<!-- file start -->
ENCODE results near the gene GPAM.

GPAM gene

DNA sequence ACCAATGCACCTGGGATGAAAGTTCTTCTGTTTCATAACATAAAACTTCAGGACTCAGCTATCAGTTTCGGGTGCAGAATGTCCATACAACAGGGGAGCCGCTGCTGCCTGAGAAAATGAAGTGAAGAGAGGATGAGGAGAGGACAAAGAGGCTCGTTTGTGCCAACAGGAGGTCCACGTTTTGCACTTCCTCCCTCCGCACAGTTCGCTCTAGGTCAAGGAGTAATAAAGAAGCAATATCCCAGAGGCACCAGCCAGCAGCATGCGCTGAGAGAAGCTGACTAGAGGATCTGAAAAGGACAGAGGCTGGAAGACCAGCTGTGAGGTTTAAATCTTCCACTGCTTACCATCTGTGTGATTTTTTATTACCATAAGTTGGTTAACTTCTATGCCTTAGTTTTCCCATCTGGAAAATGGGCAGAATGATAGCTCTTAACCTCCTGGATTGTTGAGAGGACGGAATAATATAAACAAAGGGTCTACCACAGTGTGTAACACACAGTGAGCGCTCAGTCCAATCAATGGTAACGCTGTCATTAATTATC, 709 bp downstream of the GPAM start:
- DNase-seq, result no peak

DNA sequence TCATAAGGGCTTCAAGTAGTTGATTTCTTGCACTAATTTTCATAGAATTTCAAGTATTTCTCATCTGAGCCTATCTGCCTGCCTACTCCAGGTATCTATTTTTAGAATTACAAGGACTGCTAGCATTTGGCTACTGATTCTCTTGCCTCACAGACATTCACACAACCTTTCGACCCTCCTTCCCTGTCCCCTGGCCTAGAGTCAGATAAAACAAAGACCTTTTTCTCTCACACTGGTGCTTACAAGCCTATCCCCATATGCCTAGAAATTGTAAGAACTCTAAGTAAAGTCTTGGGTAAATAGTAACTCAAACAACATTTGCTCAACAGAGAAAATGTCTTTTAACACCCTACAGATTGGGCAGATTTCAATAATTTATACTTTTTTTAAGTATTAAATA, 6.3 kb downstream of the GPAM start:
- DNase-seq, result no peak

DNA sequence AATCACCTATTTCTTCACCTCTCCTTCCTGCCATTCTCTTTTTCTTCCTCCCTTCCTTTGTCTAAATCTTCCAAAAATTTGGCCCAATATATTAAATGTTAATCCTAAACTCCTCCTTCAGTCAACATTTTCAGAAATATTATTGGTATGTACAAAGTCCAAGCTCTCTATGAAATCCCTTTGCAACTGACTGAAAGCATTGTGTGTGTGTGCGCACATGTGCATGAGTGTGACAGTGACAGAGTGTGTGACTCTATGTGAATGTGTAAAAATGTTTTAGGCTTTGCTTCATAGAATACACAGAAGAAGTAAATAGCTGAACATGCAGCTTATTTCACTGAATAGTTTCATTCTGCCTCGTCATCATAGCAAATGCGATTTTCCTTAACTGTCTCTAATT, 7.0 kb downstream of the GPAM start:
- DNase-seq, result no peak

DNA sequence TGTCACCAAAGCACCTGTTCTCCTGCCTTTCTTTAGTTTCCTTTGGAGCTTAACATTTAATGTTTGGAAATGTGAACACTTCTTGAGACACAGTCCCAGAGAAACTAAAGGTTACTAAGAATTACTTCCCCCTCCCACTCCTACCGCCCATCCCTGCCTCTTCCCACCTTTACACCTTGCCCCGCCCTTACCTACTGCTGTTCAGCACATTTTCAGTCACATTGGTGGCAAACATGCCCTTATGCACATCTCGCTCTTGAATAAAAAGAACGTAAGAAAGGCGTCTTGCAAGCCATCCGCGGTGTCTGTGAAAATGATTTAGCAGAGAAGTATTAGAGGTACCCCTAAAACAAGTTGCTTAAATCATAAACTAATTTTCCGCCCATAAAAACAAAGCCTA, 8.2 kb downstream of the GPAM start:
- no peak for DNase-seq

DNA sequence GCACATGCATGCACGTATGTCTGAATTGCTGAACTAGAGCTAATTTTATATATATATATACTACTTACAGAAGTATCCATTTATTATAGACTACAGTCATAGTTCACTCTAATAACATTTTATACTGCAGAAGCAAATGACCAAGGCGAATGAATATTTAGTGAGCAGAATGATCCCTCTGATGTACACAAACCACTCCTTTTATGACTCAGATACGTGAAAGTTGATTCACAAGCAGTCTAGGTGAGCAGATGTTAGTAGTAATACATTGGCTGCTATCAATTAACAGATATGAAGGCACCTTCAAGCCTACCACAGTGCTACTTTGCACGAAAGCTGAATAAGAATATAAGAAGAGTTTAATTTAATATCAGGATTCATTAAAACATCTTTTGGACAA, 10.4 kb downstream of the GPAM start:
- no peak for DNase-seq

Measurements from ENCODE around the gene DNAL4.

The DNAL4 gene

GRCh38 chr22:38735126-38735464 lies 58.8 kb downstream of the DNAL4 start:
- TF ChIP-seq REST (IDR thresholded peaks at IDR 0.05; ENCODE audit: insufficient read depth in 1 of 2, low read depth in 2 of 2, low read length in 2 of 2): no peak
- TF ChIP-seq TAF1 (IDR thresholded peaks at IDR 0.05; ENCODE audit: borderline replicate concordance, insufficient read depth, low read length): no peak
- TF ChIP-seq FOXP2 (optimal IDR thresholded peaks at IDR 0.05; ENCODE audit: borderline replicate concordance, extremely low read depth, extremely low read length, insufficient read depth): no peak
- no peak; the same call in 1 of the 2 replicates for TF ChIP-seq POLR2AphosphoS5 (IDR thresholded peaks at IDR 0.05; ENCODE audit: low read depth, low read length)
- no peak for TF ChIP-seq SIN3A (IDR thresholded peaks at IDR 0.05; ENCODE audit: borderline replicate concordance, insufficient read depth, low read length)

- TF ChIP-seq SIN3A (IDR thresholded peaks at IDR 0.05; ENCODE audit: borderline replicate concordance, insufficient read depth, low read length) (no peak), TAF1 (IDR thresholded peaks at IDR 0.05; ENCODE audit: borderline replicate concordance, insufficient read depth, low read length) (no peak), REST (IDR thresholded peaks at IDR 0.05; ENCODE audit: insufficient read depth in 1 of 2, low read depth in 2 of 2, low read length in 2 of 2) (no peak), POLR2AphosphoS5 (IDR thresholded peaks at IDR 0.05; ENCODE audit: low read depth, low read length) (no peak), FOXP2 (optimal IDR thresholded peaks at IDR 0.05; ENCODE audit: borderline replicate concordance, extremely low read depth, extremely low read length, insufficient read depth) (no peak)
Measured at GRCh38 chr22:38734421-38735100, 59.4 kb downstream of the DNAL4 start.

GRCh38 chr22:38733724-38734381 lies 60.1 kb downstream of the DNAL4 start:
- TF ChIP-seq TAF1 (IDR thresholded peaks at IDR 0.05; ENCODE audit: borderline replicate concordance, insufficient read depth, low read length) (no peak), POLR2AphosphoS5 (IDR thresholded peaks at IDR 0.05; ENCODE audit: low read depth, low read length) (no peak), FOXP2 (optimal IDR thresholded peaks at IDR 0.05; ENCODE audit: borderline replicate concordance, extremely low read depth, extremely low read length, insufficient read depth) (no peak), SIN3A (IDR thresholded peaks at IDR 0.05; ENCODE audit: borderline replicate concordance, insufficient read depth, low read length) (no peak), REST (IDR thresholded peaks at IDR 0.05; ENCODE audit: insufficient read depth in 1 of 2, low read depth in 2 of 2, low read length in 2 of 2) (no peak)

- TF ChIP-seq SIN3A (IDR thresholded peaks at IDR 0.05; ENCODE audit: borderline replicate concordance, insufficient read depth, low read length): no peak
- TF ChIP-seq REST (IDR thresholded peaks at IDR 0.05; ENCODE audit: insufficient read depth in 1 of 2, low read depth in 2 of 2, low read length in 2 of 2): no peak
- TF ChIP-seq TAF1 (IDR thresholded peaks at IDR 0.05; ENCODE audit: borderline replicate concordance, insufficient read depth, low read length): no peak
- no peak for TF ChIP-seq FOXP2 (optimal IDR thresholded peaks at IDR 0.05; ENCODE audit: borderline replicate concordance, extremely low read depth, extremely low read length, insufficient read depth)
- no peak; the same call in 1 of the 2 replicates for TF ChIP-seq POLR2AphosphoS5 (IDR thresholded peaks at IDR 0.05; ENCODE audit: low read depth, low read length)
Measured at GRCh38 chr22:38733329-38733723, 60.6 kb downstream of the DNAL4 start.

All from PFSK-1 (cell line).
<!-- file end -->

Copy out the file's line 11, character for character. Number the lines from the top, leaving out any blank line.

DNA sequence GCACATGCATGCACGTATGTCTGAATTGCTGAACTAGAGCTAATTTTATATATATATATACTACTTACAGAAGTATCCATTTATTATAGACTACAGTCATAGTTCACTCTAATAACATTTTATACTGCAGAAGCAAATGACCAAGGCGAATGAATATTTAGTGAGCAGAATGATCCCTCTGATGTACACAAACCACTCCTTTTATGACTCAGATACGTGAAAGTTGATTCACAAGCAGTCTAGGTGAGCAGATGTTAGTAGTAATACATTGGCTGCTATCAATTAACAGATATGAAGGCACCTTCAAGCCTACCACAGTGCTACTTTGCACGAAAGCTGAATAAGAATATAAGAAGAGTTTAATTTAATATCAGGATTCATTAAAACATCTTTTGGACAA, 10.4 kb downstream of the GPAM start: